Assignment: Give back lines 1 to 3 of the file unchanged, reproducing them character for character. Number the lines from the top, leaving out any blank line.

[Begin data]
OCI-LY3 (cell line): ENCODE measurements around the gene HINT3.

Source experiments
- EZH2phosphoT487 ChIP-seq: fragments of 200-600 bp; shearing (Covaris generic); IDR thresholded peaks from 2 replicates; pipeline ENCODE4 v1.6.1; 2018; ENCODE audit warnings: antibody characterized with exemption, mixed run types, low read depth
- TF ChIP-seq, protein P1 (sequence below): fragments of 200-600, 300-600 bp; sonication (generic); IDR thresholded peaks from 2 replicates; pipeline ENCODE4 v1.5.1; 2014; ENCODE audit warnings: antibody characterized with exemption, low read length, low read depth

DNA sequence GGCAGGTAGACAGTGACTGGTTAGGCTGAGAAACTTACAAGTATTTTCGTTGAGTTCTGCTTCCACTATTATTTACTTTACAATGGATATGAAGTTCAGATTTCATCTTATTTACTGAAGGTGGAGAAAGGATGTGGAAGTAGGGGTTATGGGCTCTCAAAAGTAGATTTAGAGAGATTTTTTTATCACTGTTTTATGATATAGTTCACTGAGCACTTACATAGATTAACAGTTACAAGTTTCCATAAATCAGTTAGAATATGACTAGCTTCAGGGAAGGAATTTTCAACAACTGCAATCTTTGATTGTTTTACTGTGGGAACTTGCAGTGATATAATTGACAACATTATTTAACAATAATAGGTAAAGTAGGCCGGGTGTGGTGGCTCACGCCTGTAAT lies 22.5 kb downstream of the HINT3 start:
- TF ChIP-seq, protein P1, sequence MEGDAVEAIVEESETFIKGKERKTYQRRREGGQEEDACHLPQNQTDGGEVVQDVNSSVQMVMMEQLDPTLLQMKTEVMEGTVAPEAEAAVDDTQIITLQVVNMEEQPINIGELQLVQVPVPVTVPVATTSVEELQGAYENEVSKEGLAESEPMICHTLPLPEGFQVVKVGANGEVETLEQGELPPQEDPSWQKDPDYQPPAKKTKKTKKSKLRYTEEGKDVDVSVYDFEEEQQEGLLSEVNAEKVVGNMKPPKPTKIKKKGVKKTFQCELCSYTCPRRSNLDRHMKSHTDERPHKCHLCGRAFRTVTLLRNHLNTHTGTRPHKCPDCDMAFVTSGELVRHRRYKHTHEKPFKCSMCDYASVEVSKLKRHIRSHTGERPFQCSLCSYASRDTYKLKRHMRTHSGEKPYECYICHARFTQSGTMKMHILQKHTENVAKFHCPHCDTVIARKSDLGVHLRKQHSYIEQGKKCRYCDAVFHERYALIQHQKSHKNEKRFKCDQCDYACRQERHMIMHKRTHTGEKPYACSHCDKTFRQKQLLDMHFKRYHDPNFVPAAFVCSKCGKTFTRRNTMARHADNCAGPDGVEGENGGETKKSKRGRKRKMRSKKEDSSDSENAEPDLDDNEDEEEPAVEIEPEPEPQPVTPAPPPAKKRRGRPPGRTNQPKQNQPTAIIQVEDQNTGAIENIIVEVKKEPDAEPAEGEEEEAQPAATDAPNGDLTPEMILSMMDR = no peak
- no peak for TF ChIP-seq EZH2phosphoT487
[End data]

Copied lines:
OCI-LY3 (cell line): ENCODE measurements around the gene HINT3.

Source experiments
- EZH2phosphoT487 ChIP-seq: fragments of 200-600 bp; shearing (Covaris generic); IDR thresholded peaks from 2 replicates; pipeline ENCODE4 v1.6.1; 2018; ENCODE audit warnings: antibody characterized with exemption, mixed run types, low read depth